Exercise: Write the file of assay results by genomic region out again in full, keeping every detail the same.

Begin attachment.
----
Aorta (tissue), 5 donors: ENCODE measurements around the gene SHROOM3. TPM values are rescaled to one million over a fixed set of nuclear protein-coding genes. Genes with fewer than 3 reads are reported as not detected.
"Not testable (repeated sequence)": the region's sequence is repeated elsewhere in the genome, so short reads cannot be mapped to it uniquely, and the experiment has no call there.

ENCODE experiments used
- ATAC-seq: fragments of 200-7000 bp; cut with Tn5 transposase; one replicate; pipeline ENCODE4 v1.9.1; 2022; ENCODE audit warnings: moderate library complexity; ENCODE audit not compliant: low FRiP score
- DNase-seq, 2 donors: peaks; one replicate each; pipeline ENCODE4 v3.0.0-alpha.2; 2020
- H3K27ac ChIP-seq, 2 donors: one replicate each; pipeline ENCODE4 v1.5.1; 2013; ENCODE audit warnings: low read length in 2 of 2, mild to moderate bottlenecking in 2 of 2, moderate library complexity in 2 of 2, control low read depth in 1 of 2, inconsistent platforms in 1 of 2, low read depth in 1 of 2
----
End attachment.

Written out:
Aorta (tissue), 5 donors: ENCODE measurements around the gene SHROOM3. TPM values are rescaled to one million over a fixed set of nuclear protein-coding genes. Genes with fewer than 3 reads are reported as not detected.
"Not testable (repeated sequence)": the region's sequence is repeated elsewhere in the genome, so short reads cannot be mapped to it uniquely, and the experiment has no call there.

ENCODE experiments used
- ATAC-seq: fragments of 200-7000 bp; cut with Tn5 transposase; one replicate; pipeline ENCODE4 v1.9.1; 2022; ENCODE audit warnings: moderate library complexity; ENCODE audit not compliant: low FRiP score
- DNase-seq, 2 donors: peaks; one replicate each; pipeline ENCODE4 v3.0.0-alpha.2; 2020
- H3K27ac ChIP-seq, 2 donors: one replicate each; pipeline ENCODE4 v1.5.1; 2013; ENCODE audit warnings: low read length in 2 of 2, mild to moderate bottlenecking in 2 of 2, moderate library complexity in 2 of 2, control low read depth in 1 of 2, inconsistent platforms in 1 of 2, low read depth in 1 of 2